“They are about pollution control, which also has really important benefits for people in the state,” Noll said.

That’s different from the pork producers’ argument “that the benefits of the pork proposition aren’t anything that anybody in this state will experience,” she said.

Broader impact

The Supreme Court’s consideration of National Pork Producers Council v. California follows its rejection of a series of cases in the 2010s that raised dormant commerce clause claims against state clean energy policies, including low carbon fuel standards in California and Oregon, Peskoe said.

Other energy cases — including those involving coal exports and transmission lines — have also invoked the dormant commerce clause. But these more “traditional” types of challenges, which argue that a law discriminated against out-of-state entities in favor of incumbents, are unlikely to be more legally vulnerable after a Supreme Court ruling in this case, experts said.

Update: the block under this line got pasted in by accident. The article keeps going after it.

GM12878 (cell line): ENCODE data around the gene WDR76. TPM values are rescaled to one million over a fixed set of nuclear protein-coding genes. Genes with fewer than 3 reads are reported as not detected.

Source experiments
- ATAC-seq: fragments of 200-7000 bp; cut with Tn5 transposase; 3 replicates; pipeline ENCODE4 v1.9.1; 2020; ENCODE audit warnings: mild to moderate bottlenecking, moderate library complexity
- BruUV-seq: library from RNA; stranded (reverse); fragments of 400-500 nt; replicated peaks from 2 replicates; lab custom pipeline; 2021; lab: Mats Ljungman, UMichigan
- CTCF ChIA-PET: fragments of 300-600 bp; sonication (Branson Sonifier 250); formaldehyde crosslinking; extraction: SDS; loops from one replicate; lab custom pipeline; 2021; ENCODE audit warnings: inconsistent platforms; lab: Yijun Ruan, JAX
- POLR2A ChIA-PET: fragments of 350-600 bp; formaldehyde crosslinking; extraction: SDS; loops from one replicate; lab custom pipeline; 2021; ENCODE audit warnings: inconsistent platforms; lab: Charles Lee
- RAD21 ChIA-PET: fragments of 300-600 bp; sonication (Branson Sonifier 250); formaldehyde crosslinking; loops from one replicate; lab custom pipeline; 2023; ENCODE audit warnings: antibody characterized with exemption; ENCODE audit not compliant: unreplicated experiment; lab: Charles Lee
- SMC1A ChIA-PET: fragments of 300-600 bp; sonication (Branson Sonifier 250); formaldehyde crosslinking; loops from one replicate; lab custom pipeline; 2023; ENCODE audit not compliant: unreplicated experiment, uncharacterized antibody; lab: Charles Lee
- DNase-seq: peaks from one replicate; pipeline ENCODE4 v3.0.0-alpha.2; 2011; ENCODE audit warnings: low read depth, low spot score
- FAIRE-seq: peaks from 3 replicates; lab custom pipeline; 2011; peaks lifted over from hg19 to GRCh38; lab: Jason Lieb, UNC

These cases include utilities opposing “right of first refusal” laws that they say unfairly favor in-state utilities over out-of-state utilities in the awarding of contracts to build interstate transmission lines.

Wyoming and Montana also sued Washington state during the Trump administration for denying a water permit to a coal export terminal. In doing so, the states argued, Washington discriminated against their right to export their coal to foreign markets. The Supreme Court declined to hear their case in June 2021.

Even if such arguments aren’t directly related to the case currently before the Supreme Court, a ruling that touches on the dormant commerce clause could still influence challengers of a range of state energy actions, Noll said.

“You see a ton of different state energy programs getting challenged under the dormant commerce clause,” she said. “And so if the pork producers win this, it’s just going to add fuel to them.”